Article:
By Glen Jeansonne and David Luhrssen
Though Iowa native Herbert Hoover’s presidency (1929-1933) is synonymous with the Great Depression, Hoover’s domestic program does not fare as badly as is generally believed when compared with his successors.
Franklin D. Roosevelt’s (FDR) record is embellished by the myth that he ended the Great Depression. In reality, unemployment was higher in all but one of the first eight years of the New Deal than it was during the four years of the Hoover administration. In fact, it was World War II, or, more importantly, consumer spending after World War II, that permanently ended the Great Depression. The war broke the psychological gridlock that had paralyzed Americans and prevented them from spending or investing their money. Government spending alone to create jobs can never end a depression or a major recession in a capitalist economy because the jobs end when the project ends or when the appropriation expires.
Hoover correctly believed that the key to terminating the depression was not creating new, temporary, government jobs, but restoring old, permanent jobs. The New Deal jobs were no more permanent than the jobs that sent workers into munitions plants and soldiers overseas to battle the Axis. The Great Depression ended on Roosevelt’s watch, but Roosevelt did not end the Great Depression.
Beyond FDR, Hoover had a more integrated, comprehensive domestic program enacted than Presidents Harry Truman, Dwight Eisenhower, John F. Kennedy (JFK), Richard Nixon, Gerald R. Ford, Jimmy Carter and both Bushes (George H.W. and George W.). Truman’s Fair Deal cupboard was virtually barren of achievements. Eisenhower’s major successes, the Interstate Highway Act and the St. Lawrence Seaway, were both recommended by Hoover in the 1920s and 1930s. The domestic policy innovations of JFK, Nixon, Ford, Carter and both Bushes were all rather thin. Presidents Lyndon B. Johnson, Bill Clinton and Ronald Reagan made lasting marks domestically, although of them only Reagan left an impressive foreign policy legacy.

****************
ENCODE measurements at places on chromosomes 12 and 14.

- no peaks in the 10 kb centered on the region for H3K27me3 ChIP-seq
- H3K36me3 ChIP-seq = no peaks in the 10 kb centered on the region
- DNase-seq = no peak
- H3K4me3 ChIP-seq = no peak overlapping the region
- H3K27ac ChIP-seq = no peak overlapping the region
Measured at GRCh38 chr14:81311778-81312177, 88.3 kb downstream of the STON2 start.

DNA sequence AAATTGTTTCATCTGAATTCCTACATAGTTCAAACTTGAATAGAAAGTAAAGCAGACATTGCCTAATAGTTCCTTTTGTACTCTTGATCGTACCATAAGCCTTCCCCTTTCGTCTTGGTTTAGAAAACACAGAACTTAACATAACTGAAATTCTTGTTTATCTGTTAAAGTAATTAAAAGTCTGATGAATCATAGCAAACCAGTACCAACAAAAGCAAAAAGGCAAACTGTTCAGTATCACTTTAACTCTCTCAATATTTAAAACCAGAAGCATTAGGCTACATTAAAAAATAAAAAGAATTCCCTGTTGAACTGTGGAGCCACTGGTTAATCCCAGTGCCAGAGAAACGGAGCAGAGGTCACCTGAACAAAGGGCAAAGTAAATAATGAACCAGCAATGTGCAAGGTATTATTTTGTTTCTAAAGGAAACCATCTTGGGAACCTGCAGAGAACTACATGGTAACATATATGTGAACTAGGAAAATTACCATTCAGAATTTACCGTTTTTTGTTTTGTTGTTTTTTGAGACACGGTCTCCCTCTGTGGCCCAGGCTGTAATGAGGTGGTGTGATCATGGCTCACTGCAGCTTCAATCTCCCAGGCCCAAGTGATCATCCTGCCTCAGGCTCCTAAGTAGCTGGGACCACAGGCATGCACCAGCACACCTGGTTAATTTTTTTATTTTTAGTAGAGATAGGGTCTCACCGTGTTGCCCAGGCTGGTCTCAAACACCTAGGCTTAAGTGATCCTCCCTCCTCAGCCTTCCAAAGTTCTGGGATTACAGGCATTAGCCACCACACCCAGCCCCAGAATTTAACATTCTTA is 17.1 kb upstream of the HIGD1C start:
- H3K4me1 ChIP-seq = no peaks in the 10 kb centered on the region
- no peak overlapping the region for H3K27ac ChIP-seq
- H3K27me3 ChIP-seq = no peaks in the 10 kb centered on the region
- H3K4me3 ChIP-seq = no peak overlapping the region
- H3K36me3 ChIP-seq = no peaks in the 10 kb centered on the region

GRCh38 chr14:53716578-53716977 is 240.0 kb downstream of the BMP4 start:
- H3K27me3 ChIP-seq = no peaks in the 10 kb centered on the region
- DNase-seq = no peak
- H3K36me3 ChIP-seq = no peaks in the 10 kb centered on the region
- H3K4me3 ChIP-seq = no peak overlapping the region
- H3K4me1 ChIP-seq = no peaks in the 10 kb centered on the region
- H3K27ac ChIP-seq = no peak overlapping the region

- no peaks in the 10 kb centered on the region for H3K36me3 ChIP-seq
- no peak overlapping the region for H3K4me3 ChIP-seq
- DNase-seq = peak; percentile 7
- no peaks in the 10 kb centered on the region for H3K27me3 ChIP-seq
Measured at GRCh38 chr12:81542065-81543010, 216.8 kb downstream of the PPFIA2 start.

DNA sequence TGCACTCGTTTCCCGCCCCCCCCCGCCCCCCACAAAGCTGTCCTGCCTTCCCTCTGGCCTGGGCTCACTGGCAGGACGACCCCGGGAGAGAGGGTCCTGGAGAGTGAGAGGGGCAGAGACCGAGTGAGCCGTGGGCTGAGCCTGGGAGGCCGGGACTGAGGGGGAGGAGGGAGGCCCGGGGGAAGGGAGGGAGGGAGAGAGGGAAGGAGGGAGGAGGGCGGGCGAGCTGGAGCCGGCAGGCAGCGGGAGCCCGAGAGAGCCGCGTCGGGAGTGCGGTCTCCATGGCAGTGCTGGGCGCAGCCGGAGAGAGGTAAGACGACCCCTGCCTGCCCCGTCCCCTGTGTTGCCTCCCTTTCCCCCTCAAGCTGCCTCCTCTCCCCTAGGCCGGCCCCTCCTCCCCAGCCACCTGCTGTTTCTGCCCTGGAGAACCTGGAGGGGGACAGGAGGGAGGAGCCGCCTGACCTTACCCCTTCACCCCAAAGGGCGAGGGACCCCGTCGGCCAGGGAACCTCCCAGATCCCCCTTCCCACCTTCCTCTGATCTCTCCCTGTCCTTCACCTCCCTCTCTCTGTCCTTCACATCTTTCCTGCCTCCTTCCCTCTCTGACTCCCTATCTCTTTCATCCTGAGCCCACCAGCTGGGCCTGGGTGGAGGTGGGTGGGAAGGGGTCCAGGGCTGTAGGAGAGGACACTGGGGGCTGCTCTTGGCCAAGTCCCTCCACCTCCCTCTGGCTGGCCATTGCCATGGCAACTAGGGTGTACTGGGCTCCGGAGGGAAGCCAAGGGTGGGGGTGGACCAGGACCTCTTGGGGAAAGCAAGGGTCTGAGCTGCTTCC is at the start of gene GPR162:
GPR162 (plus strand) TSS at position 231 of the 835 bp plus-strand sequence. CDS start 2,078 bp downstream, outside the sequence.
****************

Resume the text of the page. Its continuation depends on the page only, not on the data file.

There are reasons Hoover’s legacy is relegated to the dustbin of history, some involving malice, but the greater sin is neglect. Although he led a fascinating life, the Great Depression dimmed his halo and the drumbeat of the 1932 election blaming him for being there when it happened, reverberates to the 21st century. As late as 2008, GOP candidate Sen. John McCain said that Hoover was the last president to raise taxes during hard times, forgetting that FDR did so twice and George H. W. Bush raised taxes after promising not to do so.
Part of Hoover’s problem is that it is difficult to categorize his ideology. If a conservative, he was an unusual one and a complicated man. Some of Hoover’s personal assets, which might draw praise in another profession, are political liabilities. He was neither colorful, charismatic, dramatic, nor a great orator before the masses. The fact that Hoover was a Quaker is more important than that JFK was a Catholic. The Quaker president did not find spirituality between the walls of a church but within the divine spark that Quakers call the “Inner Light.”